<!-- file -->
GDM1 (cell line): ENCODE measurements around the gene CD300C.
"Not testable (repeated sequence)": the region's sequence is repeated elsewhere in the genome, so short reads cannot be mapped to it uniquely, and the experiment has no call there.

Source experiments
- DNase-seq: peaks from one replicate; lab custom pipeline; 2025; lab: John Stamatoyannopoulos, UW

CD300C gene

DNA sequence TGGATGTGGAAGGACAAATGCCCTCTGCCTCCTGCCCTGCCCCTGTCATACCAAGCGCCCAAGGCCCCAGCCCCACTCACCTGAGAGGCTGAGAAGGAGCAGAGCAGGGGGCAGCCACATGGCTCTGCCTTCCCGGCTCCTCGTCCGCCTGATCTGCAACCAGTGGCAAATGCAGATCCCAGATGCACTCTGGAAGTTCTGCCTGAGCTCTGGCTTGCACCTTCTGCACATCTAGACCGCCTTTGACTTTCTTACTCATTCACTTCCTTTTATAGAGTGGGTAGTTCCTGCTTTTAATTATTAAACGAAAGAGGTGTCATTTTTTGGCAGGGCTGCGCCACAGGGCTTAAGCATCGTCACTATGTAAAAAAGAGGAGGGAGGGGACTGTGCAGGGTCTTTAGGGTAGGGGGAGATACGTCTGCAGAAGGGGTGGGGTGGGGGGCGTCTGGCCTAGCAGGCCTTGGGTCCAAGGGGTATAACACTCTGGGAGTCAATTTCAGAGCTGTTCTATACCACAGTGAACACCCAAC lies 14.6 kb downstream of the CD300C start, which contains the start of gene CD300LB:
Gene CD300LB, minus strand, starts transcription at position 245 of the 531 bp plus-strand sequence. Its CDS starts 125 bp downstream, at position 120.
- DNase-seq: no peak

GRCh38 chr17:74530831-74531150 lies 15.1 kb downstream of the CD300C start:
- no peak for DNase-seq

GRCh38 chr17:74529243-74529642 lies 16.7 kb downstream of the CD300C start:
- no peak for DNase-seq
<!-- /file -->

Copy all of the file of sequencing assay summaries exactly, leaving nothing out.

GDM1 (cell line): ENCODE measurements around the gene CD300C.
"Not testable (repeated sequence)": the region's sequence is repeated elsewhere in the genome, so short reads cannot be mapped to it uniquely, and the experiment has no call there.

Source experiments
- DNase-seq: peaks from one replicate; lab custom pipeline; 2025; lab: John Stamatoyannopoulos, UW

CD300C gene

DNA sequence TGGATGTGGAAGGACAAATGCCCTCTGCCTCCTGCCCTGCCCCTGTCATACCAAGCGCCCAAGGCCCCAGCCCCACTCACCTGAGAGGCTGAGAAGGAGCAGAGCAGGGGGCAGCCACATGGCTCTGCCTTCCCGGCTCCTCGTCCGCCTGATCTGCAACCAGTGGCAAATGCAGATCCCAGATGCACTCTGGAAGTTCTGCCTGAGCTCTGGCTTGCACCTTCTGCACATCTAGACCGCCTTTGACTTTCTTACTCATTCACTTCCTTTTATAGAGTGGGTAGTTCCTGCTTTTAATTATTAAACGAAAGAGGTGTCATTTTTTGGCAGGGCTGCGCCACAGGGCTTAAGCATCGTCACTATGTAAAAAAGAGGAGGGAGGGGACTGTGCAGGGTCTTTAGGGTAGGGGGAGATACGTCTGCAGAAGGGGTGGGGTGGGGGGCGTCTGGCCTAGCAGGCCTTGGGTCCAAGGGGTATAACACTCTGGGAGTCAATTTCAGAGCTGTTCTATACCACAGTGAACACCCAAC lies 14.6 kb downstream of the CD300C start, which contains the start of gene CD300LB:
Gene CD300LB, minus strand, starts transcription at position 245 of the 531 bp plus-strand sequence. Its CDS starts 125 bp downstream, at position 120.
- DNase-seq: no peak

GRCh38 chr17:74530831-74531150 lies 15.1 kb downstream of the CD300C start:
- no peak for DNase-seq

GRCh38 chr17:74529243-74529642 lies 16.7 kb downstream of the CD300C start:
- no peak for DNase-seq